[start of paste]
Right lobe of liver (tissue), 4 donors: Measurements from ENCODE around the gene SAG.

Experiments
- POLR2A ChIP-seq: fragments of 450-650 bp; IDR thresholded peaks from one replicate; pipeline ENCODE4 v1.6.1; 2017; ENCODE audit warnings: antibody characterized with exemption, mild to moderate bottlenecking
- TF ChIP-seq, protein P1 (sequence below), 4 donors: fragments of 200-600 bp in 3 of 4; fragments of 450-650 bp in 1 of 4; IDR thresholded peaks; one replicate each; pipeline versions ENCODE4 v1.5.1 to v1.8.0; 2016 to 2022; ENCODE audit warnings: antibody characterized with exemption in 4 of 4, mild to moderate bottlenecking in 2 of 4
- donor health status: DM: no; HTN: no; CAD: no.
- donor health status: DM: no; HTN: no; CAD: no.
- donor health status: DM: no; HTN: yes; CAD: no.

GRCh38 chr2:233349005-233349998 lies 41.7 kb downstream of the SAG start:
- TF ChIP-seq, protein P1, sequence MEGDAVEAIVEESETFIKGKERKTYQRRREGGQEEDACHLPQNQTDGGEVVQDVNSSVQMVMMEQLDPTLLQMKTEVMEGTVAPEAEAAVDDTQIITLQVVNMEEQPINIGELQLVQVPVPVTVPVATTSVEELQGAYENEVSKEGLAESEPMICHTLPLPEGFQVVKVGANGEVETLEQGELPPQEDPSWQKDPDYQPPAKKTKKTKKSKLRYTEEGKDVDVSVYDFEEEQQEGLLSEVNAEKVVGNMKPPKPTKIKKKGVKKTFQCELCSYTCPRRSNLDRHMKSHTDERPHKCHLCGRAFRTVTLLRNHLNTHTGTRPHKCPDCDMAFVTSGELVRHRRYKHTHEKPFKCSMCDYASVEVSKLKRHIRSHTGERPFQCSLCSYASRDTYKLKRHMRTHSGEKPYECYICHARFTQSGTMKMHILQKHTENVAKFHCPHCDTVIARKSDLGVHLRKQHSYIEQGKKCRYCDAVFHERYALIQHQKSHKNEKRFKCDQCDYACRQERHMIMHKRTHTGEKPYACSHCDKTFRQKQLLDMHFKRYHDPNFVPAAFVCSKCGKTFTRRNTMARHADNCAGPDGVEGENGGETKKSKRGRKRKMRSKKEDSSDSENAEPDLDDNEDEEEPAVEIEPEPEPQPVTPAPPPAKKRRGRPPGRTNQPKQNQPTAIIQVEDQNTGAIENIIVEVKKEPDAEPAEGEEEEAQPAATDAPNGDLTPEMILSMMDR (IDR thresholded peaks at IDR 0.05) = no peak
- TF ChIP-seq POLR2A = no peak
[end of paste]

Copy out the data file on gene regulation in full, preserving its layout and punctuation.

Right lobe of liver (tissue), 4 donors: Measurements from ENCODE around the gene SAG.

Experiments
- POLR2A ChIP-seq: fragments of 450-650 bp; IDR thresholded peaks from one replicate; pipeline ENCODE4 v1.6.1; 2017; ENCODE audit warnings: antibody characterized with exemption, mild to moderate bottlenecking
- TF ChIP-seq, protein P1 (sequence below), 4 donors: fragments of 200-600 bp in 3 of 4; fragments of 450-650 bp in 1 of 4; IDR thresholded peaks; one replicate each; pipeline versions ENCODE4 v1.5.1 to v1.8.0; 2016 to 2022; ENCODE audit warnings: antibody characterized with exemption in 4 of 4, mild to moderate bottlenecking in 2 of 4
- donor health status: DM: no; HTN: no; CAD: no.
- donor health status: DM: no; HTN: no; CAD: no.
- donor health status: DM: no; HTN: yes; CAD: no.

GRCh38 chr2:233349005-233349998 lies 41.7 kb downstream of the SAG start:
- TF ChIP-seq, protein P1, sequence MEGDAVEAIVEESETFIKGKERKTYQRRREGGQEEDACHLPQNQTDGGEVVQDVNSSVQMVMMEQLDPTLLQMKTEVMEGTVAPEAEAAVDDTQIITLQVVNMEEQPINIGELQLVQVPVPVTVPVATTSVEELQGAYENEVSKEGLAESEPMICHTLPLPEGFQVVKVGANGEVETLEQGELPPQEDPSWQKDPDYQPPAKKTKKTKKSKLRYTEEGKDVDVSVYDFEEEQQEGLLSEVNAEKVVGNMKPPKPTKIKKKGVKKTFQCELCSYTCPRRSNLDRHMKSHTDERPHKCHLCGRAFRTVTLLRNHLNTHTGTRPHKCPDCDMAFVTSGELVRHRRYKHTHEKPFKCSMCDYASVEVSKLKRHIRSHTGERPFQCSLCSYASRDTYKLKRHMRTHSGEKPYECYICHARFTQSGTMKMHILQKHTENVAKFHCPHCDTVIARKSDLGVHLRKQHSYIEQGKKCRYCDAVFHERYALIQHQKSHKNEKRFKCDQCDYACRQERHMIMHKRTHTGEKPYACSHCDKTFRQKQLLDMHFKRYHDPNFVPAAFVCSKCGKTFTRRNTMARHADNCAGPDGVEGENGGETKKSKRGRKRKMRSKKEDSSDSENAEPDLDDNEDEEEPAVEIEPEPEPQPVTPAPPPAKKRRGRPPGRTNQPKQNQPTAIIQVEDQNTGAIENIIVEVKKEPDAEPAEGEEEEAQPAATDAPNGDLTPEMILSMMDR (IDR thresholded peaks at IDR 0.05) = no peak
- TF ChIP-seq POLR2A = no peak